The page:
18th Street Gang

A Violent Transnational Criminal Street Gang

Often referred to as the Childrens Army

History

The 18th Street gang was created in the late 1960s in the Rampart area of Los Angeles.  They have been described as the most violent and aggressive street gang in the country. Over the past few years 18th Street quickly grew, but membership levels have appeared to reach a peak in many states. The 18th Street gang grew out of an older Los Angeles gang, the Clanton 14 street gang (after the street that was their home base) better known as Clanton 14 by locals. In the 1940's, Clanton Street was changed to 14th Place due to the high number of zoot suit Pachucos 'hanging-out', as well as the war effort's need for simple addresses. The Clanton gang was active in Los Angeles for decades and comprised several generations of well-established Mexicans living in America; more recent Mexican immigrants and Chicanos that wanted to join Clanton were rejected. From these rejects the 18th Street gang was born.

The gang has since grown to be California's most fragmental and largest street gang, with membership in the tens of thousands, with many satellite gangs. Out of this, it is estimated that about 60% of its members are illegal immigrants, according to a confidential report last year by the state's Department of Justice.  While the majority of the gang's activities occur in Los Angeles, the gang is active throughout the United States and other countries, including Canada, Peru, Mexico, Guatemala, and El Salvador. The gang is divided into five subsets or 'sides': North, East, South, West and South Central Los Angeles, Santa Ana LOPERS . Furthermore, each side has its own cliques or mini gangs. 18th Street gangsters are traditionally rivals with the Mara Salvatrucha. Other rivals include Florencia 13, 38th Street Gang, Clanton 14,West Side Via los Trackes, Madrid, and the Black P. Stones (Jungles). The gang was recently documented in Gangsters from 18 shown on the Crime Investigation  Network The gang was featured in an episode of Numb3rs, in which they were named the 18th Street Mexicali. The gang was also referred to in an episode of Shark as the 18th Street posse.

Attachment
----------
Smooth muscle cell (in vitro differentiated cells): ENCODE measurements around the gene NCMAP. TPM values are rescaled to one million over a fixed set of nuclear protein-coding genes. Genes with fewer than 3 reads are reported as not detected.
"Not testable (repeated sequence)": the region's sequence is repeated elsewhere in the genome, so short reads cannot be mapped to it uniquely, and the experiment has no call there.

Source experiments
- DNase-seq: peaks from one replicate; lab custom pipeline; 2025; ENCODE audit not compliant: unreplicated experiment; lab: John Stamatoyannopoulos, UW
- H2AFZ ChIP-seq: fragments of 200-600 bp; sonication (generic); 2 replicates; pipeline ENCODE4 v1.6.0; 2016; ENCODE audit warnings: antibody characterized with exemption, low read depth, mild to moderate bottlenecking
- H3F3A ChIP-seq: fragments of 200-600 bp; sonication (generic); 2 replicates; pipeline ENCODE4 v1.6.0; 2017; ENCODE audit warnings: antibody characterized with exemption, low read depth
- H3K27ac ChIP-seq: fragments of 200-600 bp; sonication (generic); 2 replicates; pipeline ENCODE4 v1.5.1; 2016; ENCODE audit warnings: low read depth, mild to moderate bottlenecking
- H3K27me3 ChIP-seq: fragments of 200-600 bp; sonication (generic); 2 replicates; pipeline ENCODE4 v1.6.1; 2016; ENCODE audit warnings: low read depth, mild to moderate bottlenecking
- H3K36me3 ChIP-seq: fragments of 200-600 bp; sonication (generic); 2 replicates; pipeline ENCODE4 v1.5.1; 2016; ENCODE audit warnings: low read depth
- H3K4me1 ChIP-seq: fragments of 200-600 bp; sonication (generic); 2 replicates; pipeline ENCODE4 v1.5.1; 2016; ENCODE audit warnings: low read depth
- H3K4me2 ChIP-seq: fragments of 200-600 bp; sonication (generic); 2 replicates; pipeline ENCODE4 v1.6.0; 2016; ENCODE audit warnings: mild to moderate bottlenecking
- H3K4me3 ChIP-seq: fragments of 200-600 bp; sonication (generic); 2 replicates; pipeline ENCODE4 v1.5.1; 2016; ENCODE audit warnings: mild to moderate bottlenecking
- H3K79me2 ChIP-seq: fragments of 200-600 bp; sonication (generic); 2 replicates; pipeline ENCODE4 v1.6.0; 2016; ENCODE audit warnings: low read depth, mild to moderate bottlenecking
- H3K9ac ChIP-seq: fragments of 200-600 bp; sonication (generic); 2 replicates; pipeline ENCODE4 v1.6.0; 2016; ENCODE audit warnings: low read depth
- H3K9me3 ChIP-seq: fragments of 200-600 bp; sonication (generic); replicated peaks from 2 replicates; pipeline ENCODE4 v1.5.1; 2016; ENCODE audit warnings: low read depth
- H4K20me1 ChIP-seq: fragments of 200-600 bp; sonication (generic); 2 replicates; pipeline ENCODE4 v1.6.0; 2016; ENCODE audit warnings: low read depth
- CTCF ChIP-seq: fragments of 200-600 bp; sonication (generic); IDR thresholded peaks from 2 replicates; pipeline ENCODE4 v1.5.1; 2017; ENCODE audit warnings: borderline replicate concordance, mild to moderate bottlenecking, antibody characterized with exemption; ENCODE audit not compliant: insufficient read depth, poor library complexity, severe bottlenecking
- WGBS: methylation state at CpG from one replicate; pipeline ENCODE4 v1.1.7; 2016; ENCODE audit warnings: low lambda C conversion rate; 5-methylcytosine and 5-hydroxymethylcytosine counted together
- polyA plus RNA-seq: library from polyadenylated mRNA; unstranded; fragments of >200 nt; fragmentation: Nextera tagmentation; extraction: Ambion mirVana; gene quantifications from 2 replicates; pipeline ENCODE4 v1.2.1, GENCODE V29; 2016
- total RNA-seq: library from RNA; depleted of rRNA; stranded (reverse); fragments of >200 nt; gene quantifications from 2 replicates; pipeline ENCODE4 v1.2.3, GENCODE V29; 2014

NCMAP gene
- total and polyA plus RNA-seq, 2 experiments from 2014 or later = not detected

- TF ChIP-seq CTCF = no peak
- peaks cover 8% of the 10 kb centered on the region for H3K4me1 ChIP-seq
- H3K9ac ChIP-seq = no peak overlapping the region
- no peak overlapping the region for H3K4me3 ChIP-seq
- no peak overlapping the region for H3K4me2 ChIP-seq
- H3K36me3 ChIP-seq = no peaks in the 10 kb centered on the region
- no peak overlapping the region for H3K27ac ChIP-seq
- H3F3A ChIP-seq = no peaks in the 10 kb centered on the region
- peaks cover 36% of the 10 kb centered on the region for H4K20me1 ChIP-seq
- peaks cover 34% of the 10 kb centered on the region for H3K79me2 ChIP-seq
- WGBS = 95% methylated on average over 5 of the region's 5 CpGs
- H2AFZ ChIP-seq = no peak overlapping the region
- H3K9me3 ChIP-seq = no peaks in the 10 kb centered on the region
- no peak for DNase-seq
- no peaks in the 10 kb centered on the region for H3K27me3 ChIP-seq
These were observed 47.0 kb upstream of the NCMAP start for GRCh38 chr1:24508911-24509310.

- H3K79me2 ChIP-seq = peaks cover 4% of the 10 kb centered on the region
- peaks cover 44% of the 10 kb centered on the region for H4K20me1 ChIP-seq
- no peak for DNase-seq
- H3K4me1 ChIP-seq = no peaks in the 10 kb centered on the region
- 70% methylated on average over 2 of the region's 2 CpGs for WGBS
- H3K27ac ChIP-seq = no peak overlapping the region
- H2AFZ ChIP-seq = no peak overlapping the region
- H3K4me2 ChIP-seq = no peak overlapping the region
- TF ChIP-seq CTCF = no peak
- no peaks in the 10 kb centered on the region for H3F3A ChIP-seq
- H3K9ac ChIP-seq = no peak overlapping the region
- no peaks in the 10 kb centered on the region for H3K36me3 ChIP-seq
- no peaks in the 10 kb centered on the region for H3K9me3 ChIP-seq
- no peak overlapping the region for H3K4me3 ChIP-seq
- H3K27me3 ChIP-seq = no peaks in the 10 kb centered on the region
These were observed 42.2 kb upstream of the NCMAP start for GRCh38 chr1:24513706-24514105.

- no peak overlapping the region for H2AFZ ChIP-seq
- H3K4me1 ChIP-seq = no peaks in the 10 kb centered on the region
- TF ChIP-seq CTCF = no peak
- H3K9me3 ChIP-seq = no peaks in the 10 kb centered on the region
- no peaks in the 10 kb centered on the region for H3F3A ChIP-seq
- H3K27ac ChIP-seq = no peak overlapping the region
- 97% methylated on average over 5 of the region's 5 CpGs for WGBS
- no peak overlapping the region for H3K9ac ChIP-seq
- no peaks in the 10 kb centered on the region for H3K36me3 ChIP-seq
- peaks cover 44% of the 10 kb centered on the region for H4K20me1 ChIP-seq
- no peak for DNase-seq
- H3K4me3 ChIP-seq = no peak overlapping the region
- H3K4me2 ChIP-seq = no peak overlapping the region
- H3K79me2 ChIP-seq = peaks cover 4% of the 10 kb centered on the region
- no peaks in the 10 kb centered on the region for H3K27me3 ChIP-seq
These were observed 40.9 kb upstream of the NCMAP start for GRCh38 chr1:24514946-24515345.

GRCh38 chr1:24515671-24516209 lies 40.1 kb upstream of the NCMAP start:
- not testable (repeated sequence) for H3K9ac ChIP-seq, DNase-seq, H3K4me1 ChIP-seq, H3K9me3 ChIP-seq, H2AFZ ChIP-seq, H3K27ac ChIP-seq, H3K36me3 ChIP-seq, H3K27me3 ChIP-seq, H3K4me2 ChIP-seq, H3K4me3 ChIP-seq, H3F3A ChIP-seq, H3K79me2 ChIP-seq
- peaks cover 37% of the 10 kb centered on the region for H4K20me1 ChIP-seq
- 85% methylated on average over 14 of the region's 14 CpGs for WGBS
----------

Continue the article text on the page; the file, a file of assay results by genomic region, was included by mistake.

Gang markings

As with most gangs, 18th Street gang members can be easily identified by their tattoos. A common identifier is the number 18 (Spanish: diesciocho), which is usually represented in the Roman numeral (X8)(XVIII) (XV3) and sometimes they also use 666 or 99 (6+6+6=18 / 9+9=18). They also tattoo themselves with the word BEST, which stands for Barrio Eighteenth STreet. Members engage in graffiti to mark their territory.

Culture

18th Street gang members are required to abide by a strict set of rules. For instance, they are forbidden from using crack cocaine and other hard drugs. Failure to obey the word of a gang leader, or to show proper respect to a fellow gang member, may result in an 18-second beating, or even execution for more serious offenses. [3] According to the LAPD, some factions of the 18th Street gang have developed a high level of sophistication and organization. This is attributed to the gang's connections with Mexican and Colombian drug cartels. The 18th Street gang is occasionally referred to as the "Children's Army" because of its recruitment of elementary and middle-school aged youth.  18th Street gang members are most often seen wearing brown or black pants and a white T-shirt. Alternatively, gang members also wear jerseys from professional sports teams. 18th Street gang members are considered highly armed and dangerous

Crimes

18th Street is a well established gang that is involved in all areas of criminal activity. Some members have even become involved in producing fraudulent Immigration and Naturalization identification cards and food stamps. Several 18th Street gang members have evolved into a higher level of sophistication and organization than other gangs. This progression is credited to the gang's close relationship with Mexican and Colombian drug cartels. They also have been linked to occurrences of murder, murder-for-hire, drug dealing, extortion, vandalism, drug smuggling, weapons trafficking, as well as other crimes.

 

18th Street Gang - Gang Violence

 

Main rivals

Their main rivals are:

18th Street in the News


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  Robert Walker
This page was last updated on 03/13/2014

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